I’ve talked a lot on this blog about the sense of a departure from what we are now doing at Sarum and what more traditional B2B PR has been about – that we, as a consultancy, are starting to put clear water between what we do for clients and what most hi-tech agencies offer. This all came to a head recently with some really amazing work that we did for our client AIIM, the global information managers’ professional body, and its ‘World Paper Free Day’ campaign (and which I have previously flagged up here).
‘World Paper Free Day’ – which I will now, deliberately, call by its hashtag #WPFD, for reasons that will soon become pretty obvious – is an annual push by AIIM to make people and businesses alike think about their possible over-reliance on paper. If you think about it, we can end up producing, consuming and generally pushing around lots and lots of the stuff, even in this supposedly electronic and digital age.
#WPFD is all about getting us to reflect on that, for just 24 hours, and to think about redesigning processes to make better use of IT to increase efficiency and generally be ‘greener’ too (the campaign is tied to a well-known US tree-planting charity, The Arbor Day Foundation.
There are a lot of issues and values here that I personally respond to, so I was interested in this from the start. I became a lot more interested and focused when I started to think about how this could be a project that didn’t just use the usual tools of PR – the content, the press outreach, the traditional metrics of success – but really embrace social. I’ve been banging on long enough about how social media often gets misused and turned into a blunt instrument by conventional marcomms folks… maybe it was time to take a bit of my own medicine and put my money where my mouth was?
Well, the long and the short of it was that we did just that: we, the Sarum team, working with the client, really put some energy and purpose into #WPFD. And did we get anywhere?
I think the results speak for themselves: in just under four weeks we turned what had previously been a fairly low key activity into one that garnered real online traction and which is being classed as a major success by the client.
To be more specific, we got #WPFD attention across Google+, LinkedIn, FaceBook and most especially Twitter – getting real buzz, with people all across the world responding hugely to our collateral, which ranged from some witty imagery that got picked up (my fave is the security guard blocking use of the office photocopier, but there were a whole bunch of other funny/thought-provoking images, blogs and videos out of this) to huge amounts of chatter, campaign website visiting, sharing of ideas and best practice… all culminating, right at the last minute, which a great pick-up by online collaboration and productivity outfit Evernote , which ran with the campaign almost at its end and helped generate truly global activity to bring it to a triumphant climax.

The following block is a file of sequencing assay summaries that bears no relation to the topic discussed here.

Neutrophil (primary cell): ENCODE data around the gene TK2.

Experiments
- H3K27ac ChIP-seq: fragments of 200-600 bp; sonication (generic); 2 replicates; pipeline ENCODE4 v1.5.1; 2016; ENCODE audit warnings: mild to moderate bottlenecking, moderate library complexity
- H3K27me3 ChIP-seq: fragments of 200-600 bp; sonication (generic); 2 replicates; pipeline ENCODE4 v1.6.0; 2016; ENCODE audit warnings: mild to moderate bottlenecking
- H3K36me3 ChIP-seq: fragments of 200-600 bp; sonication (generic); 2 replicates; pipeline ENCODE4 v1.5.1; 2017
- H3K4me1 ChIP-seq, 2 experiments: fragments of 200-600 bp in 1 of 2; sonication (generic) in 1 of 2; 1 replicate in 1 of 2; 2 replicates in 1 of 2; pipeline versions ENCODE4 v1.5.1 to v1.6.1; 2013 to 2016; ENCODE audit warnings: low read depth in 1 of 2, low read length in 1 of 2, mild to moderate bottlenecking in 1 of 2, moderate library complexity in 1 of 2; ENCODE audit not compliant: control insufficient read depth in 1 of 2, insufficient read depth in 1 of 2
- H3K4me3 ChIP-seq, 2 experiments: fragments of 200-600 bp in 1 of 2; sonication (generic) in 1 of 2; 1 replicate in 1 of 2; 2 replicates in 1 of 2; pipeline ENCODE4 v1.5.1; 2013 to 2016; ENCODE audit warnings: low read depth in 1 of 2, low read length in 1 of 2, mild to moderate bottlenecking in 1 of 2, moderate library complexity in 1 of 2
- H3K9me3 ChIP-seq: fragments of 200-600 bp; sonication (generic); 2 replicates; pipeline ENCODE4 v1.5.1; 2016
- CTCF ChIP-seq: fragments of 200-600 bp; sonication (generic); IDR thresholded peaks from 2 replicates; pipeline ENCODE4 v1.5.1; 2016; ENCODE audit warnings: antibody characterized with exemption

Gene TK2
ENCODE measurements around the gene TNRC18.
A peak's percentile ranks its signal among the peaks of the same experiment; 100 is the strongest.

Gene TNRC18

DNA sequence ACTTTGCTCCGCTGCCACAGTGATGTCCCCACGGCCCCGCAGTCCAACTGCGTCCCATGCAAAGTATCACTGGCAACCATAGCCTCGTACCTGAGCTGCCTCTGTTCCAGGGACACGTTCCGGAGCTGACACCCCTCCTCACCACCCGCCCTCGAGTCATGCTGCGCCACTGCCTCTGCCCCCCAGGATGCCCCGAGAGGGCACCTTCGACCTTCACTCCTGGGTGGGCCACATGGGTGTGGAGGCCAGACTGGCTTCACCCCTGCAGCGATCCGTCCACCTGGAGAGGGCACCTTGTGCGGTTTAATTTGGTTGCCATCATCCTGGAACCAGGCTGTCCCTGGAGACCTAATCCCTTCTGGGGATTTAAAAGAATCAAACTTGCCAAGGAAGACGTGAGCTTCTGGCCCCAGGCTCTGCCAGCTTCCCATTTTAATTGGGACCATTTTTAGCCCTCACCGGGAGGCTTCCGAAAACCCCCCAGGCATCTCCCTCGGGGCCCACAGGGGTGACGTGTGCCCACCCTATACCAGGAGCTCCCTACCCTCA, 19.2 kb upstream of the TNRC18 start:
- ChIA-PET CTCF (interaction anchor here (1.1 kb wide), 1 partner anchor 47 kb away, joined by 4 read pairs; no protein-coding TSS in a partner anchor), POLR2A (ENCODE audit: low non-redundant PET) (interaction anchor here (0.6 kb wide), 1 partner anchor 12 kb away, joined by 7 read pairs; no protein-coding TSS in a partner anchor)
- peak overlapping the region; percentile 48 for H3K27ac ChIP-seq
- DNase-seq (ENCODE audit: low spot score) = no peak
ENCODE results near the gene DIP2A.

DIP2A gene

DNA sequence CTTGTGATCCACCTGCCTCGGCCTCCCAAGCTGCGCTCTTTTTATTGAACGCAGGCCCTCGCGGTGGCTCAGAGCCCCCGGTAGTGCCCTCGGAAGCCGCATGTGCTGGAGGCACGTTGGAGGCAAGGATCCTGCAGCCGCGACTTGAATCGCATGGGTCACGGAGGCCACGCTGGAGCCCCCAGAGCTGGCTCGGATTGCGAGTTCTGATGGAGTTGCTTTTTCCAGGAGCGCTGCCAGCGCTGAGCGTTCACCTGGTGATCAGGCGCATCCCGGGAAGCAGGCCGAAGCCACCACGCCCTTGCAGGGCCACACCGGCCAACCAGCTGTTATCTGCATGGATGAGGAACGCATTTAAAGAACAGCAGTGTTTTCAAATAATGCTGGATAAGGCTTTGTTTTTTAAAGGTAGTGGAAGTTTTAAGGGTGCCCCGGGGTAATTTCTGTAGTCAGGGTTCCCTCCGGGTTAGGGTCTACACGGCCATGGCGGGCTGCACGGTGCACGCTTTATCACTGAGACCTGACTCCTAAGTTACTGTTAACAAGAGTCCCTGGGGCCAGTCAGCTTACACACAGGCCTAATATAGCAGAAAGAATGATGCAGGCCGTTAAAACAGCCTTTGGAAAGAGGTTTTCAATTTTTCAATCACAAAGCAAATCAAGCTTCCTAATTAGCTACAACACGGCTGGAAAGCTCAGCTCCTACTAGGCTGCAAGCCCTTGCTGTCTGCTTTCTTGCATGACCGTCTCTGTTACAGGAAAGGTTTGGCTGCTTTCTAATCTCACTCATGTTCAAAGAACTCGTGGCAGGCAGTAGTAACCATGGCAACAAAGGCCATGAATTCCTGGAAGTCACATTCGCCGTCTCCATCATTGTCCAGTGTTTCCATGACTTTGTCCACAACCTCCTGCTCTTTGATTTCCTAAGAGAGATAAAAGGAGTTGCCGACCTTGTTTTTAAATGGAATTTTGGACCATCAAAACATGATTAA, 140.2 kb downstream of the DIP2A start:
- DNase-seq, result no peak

So, great work there. But much as I like to flatter myself, I suspect you don’t necessarily read GUARDIAN OF YOUR VOICE just to read of my triumphs! You are more likely to come to debate best practice and think about some of the issues we talk about here in terms of the evolution of business communications and PR in the business-to-business space. Well then, what are the real takeaways for the community (of PRs, communicators and clients) I write about that on here for?
What does #WPFD mean for us as communicators?
I think there are two main lessons, not counting the overall thrust of the need to really embrace social in your marcomms mix, not as a tick-box item but as a creative, defining centre. The first is, and this may not totally surprise you, to really take off social really does need the help of those to whom it is a natural part of their mental landscape: by which I mean young people, Millennials. A couple of times in that busy four weeks a decisive intervention came when someone under 25 looked at what we were proposing and said, ‘Nah. Try this instead.’ And they were right.
That was an eye opener for me, to be honest: I’ve talked before about the lack of ‘juniors’ in the Sarum team, a deliberate strategy as we get more value from having in-depth experience… but the simple truth is, social wasn’t around 15-20 years ago when we were learning the ropes – so the really experienced people around are the ones growing up with it! Be aware of that; it really is a factor, I think, for any social campaign work.
The second is that my conviction that B2B social success is about blending old and new was reinforced once again by the whole #WPFD experience. We still had the kind of assets a traditional campaign would have, like new market research, interviews with spokespeople, bylined articles; and they all played a definite part in the campaign’s success and its ongoing reach, no doubt about it. But what let them come to the fore and really have impact was the pull our social work had on the audience that drew them to the collateral. Journalists were part of the audience, in other words, but only part; whereas we typically see them as the only way to get to the market, this time they were part of the market we addressed, amplifying the message but not constituting the sole medium for that message.
I think there were a number of real eye-openers, and we’ll will be doing some work in the next few weeks consolidating what we learned here. (One of them I already know is that you can’t do all this great audience contact then let it go stale; we need to maintain the momentum here somehow, not put #WPFD into the fridge and bring it out again next November, that won’t work.)
Oh bring on the Infographic!
One thing I am certain of: that big knocking sound you hear? It’s the Future. And it’s social and it’s milennials. Now who’d a thought you’d hear me say that 🙂